Non-state and subnational actions that contribute to climate change mitigation are becoming increasingly important and need to be explicitly considered by countries when they determine their national contributions.
The c facilitates the integration of the impacts of actions by entities such as states, regions, cities, and businesses into national GHG projections and mitigation assessments. While monitoring historic emission developments automatically reflects all emission reductions efforts undertaken within nation-states, including those driven by non-state actors, developing accurate projections requires that non-state actions be explicitly taken into account.
The Non-State and Subnational Action Guide provides tools for the integration of non-state actors’ activities including how to account for the variety of non-state and subnational actions undertaken by regions, cities, companies and/or sectors; assess the extent to which those actions are a means towards achieving or surpassing national climate targets; and reflect the impact of those actions in national GHG projections, policy development, and target setting.
The Non-State and Subnational Action Guide is applicable across sectors.
To support the implementation of the Non-State and Subnational Action Guide, NewClimate Institute, World Resources Institute, and ICAT developed the Climate Action Aggregation Tool (CAAT). The CAAT allows users to (1) better quantify the impact of region, city, and business emissions reduction efforts, (2) evaluate how they overlap with or complement national policies, and (3) determine the impact of combined national and subnational efforts for integration into more holistic target-setting.
Full Assessment Guide
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Why integrate the impact of non-state and subnational actions into national projections, target and planning?
Non-state and subnational actors are playing an increasingly important role in enhancing climate action and ambition. They can have a direct impact on national emissions trajectories, national policy implementation and the achievement of national targets. Yet, the extent to which these actions help achieve national targets, such as those in the NDCs, or go beyond them is often unknown and difficult to determine, which means they may be overlooked in projections, policy-making and target-setting at the national level. This guide strives to improve the understanding of the extent to which non-state and subnational actors are having an impact on climate mitigation efforts, thus enhancing decision-making at the national level. The methodology in the guide can address a variety of tailored objectives providing an approach that can vary depending on the aim of the user and availability of data and resources.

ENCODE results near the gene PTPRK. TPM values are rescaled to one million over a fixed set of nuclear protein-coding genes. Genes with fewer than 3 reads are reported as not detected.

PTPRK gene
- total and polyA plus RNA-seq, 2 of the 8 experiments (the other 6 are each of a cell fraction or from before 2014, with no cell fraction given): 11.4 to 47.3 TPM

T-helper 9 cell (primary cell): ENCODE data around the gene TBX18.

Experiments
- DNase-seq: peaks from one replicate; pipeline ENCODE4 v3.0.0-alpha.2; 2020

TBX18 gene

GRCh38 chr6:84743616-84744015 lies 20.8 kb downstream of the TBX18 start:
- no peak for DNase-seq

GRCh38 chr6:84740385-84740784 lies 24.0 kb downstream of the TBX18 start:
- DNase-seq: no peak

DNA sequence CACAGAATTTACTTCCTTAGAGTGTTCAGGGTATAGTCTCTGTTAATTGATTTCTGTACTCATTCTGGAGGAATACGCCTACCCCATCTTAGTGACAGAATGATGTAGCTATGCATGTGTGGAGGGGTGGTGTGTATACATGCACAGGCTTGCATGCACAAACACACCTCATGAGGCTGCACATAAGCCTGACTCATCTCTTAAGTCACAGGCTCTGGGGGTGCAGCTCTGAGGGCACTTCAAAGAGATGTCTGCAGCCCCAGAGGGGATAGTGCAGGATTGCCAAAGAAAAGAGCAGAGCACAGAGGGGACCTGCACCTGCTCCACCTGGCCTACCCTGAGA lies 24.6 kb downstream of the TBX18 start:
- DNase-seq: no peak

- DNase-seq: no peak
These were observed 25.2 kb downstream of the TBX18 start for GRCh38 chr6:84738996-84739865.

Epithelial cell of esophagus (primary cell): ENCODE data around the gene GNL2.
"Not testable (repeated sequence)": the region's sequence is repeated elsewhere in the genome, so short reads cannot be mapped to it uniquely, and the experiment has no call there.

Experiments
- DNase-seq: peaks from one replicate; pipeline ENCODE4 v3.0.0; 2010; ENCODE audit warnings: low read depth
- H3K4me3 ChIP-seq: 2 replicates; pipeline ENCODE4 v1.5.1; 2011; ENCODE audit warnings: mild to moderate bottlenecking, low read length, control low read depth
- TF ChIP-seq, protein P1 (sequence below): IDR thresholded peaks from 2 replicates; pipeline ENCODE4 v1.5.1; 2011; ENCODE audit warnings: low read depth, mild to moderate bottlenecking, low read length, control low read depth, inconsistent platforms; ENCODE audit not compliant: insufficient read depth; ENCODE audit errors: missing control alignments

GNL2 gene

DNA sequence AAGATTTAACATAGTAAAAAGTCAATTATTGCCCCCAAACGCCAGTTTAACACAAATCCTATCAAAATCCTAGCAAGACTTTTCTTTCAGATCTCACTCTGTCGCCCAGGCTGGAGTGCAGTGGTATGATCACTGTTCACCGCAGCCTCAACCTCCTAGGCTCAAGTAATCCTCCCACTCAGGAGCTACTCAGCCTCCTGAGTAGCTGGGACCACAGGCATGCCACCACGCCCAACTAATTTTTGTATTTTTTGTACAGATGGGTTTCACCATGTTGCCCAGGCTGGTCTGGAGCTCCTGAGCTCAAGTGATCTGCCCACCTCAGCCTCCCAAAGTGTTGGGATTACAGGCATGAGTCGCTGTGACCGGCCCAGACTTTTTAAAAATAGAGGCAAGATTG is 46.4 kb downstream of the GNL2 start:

This section presents some key concepts and provides an overview of the specific steps involved in the assessment. It also discusses assessment principles and common challenges in quantifying and aggregating impacts of non-state and subnational actions to better prepare users for undertaking the assessment.
The section helps users define the assessment boundary in terms of sectors, actor groups, action types, GHGs, and indirect emissions included in the analysis.
This section explains how users can develop a list of non-state and subnational actions that are relevant for the assessment. It also provides criteria based on suitability of actions and likelihood of achieving targets to determine which actions should eventually be included in the assessment. The section also discusses how to characterize and understand the landscape of non-state and subnational actions in a country. Finally, it explains how to develop a list of relevant national mitigation policies depending on the assessment objectives.
This section explains how to convert the diverse range of data on targets into common metrics and potential emissions reductions, quantify overlaps and determine the impact of non-state and subnational actions, and aggregate that impact while avoiding double counting. It has a broad scope and specific calculations and assumptions will depend on users’ assessment objectives.
The section describes how to transparently report the assessment methodology and results. It also includes a list of recommended information to be included in an assessment report. The section also provides suggestions on how to apply the insights from the assessment to enhance national or sectoral policy planning and implementation.
This section lists global databases on non-state and subnational action. It also provides an overview of existing methodologies on quantifying non-state and subnational action.
Stakeholder participation can enhance the assessment process and the contribution of non-state and subnational actions. This section notes the steps in the assessment process where stakeholder participation is recommended, why it is important, and where to find additional guidance on it.
Informed by the experience of creating two country-specific datasets, this section discusses benefits and challenges of developing climate action datasets of non-state and subnational actions. It also proposes solutions for future development of datasets and outlines the process to develop such datasets.
This section lists data sources for various sectors and subsectors that users can consult if appropriate national level data is not available to estimate the potential emissions reductions from actions and policies.
Glossary, abbreviations and acronyms, references, and contributors